In Stingray Pressure Pumping, LLC v. Harris, the Ohio Supreme Court recently interred a principle of statutory construction requiring courts to strictly construe tax exemptions against the taxpayer. Writing for the majority, Justice Patrick DeWine observed that such a principle was “in tension with our often-expressed commitment to apply the plain and ordinary meaning of statutory text.” The court emphasized its duty to give a fair reading of the tax laws, instead of interpreting them in a way that was slanted toward one side or the other. On that ground, the court announced that, henceforth, it would “apply the same rules of construction to tax statutes that we apply to all other statutes.”
A brief historical background illuminates Stingray’s significance. Decision-making bodies had historically applied a principle, often without reflection, that a taxpayer seeking a tax exemption “has the burden of proof and in all doubtful cases, the exemption is denied.” So taxpayers in Ohio generally faced a “stringent burden of proof” in showing that they qualified for tax exemptions. They had to show that a statute clearly provided for the exemption on the facts of the taxpayer’s claim. The principle invoked to justify this burden had to do with the “rule of uniformity and equality in matters of taxation.” Anyone who “enjoys the privileges, benefits and protection [of a democracy],” it was said, “should bear his proportionate share of the expense.” And since taxes form “the very lifeblood of government,” laws providing for tax exemptions were considered to be “in derogation of equal rights.” Thus, courts considering tax exemption laws strictly construed them against the exemption.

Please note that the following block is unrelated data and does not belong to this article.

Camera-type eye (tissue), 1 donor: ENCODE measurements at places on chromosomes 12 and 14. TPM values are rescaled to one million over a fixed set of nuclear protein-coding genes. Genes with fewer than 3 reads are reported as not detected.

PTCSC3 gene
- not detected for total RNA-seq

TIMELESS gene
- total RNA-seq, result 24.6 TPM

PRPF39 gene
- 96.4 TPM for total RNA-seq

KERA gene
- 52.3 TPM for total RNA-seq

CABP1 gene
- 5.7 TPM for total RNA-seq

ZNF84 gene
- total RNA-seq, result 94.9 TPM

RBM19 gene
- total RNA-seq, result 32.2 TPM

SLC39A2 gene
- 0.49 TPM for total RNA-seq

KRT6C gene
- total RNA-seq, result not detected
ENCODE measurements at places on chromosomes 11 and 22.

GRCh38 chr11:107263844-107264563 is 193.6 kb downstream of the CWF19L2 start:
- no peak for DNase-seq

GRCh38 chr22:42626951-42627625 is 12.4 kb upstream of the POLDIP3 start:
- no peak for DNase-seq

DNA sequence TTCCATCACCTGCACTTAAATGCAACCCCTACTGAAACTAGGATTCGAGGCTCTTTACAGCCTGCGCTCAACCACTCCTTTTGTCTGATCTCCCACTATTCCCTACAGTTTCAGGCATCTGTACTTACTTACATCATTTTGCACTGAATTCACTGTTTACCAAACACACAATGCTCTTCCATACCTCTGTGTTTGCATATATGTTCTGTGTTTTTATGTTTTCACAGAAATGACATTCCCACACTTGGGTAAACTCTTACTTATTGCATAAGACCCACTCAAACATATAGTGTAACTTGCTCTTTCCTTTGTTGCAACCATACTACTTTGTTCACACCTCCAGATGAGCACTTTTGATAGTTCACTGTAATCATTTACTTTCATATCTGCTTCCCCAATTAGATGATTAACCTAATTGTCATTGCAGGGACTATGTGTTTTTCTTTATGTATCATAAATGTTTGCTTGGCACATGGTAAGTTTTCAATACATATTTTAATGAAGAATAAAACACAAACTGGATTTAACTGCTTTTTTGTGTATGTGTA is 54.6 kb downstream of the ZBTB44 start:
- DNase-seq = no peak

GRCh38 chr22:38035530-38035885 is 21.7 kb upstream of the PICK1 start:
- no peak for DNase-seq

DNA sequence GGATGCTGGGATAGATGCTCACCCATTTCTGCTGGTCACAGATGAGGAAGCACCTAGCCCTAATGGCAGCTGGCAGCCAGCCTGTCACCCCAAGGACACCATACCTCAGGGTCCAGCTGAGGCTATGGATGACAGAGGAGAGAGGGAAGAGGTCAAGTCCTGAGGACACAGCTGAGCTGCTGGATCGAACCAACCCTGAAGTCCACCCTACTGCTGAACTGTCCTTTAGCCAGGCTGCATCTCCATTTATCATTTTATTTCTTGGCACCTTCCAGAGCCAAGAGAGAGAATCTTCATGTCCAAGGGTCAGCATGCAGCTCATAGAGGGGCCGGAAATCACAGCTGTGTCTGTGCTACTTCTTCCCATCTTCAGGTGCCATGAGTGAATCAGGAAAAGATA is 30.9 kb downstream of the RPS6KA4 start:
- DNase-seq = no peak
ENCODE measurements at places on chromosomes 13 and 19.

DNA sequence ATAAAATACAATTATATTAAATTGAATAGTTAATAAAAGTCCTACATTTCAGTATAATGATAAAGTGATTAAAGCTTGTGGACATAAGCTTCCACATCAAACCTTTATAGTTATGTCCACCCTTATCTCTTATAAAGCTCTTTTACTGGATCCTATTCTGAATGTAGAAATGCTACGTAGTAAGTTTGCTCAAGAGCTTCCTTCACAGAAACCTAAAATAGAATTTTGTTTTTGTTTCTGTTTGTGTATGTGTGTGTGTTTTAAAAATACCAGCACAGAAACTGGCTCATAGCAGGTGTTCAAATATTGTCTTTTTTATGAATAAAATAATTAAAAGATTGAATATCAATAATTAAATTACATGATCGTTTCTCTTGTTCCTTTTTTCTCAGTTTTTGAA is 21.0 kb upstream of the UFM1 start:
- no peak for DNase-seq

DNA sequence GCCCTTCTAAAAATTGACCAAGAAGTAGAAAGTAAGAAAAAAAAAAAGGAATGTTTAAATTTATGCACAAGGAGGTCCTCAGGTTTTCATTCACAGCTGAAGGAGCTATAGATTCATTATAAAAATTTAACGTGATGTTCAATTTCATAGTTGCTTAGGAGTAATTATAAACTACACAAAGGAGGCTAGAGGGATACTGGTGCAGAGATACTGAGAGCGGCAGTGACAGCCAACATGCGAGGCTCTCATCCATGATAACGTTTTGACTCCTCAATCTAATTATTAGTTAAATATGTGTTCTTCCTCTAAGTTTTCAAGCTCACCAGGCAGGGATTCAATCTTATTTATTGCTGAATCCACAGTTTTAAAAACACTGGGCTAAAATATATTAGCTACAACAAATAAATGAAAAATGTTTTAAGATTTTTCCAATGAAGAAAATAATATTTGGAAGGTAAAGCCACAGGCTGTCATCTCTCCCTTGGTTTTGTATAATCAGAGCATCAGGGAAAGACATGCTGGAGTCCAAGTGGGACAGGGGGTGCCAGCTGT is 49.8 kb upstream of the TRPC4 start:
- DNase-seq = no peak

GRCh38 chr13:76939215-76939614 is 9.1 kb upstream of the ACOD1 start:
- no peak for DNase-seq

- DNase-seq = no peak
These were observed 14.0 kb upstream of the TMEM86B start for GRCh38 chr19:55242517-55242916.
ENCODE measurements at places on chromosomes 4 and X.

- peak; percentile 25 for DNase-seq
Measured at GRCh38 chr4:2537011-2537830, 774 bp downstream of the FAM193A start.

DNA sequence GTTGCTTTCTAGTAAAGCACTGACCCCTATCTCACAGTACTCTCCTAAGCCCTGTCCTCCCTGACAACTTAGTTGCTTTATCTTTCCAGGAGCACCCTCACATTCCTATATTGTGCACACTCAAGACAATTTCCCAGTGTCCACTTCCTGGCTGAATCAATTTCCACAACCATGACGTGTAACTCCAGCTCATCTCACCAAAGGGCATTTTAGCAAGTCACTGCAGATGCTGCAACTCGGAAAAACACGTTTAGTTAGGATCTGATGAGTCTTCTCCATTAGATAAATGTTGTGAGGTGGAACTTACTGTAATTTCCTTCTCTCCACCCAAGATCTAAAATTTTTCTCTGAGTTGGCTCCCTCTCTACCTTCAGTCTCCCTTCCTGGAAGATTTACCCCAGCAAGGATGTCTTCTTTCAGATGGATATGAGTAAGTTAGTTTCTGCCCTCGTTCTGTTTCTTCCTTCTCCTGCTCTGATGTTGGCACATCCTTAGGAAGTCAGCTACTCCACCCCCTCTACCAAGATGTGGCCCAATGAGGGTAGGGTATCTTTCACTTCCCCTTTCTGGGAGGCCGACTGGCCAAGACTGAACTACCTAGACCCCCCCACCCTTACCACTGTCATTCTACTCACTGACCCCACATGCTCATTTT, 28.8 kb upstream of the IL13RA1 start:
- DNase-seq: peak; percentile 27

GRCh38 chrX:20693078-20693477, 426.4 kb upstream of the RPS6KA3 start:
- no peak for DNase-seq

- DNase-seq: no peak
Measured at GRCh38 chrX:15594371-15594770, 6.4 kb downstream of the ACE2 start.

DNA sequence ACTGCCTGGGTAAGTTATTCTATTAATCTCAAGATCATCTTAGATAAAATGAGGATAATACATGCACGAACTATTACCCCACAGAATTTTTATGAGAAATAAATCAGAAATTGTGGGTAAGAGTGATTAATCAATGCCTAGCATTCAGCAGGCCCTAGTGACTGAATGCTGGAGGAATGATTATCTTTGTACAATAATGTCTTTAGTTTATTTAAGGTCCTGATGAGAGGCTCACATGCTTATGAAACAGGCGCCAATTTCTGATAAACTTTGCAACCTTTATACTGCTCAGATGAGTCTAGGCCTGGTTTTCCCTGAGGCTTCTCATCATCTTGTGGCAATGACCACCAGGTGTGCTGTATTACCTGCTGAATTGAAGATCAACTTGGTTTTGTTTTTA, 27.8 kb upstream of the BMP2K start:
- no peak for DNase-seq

That was the state of the law in Ohio when Stingray Pressure Pumping, LLC, a fracking business, bought several pieces of equipment to use in its fracking operations. Ohio imposes a sales tax for items sold in the state and a use tax for items bought outside the state. Exemptions sometimes apply, however, and one of them covers equipment used in the production of crude oil and natural gas. Specifically, the use tax does not apply when the buyer’s intention is to “use or consume the thing transferred directly” in producing property for sale by mining, including the production of crude oil and natural gas. Stingray claimed its equipment satisfied that condition and that it was thus entitled to a tax exemption. The tax commissioner disagreed and issued tax-assessments for each piece of Stingray’s equipment. After appeals—during which time the General Assembly amended the relevant statute, adding non-exhaustive lists of equipment that did and did not constitute “a thing transferred”—the case ended up at the Ohio Supreme Court. There, Stingray argued that the court should follow its own “normal rules of construction without a construction tilted toward taxation.”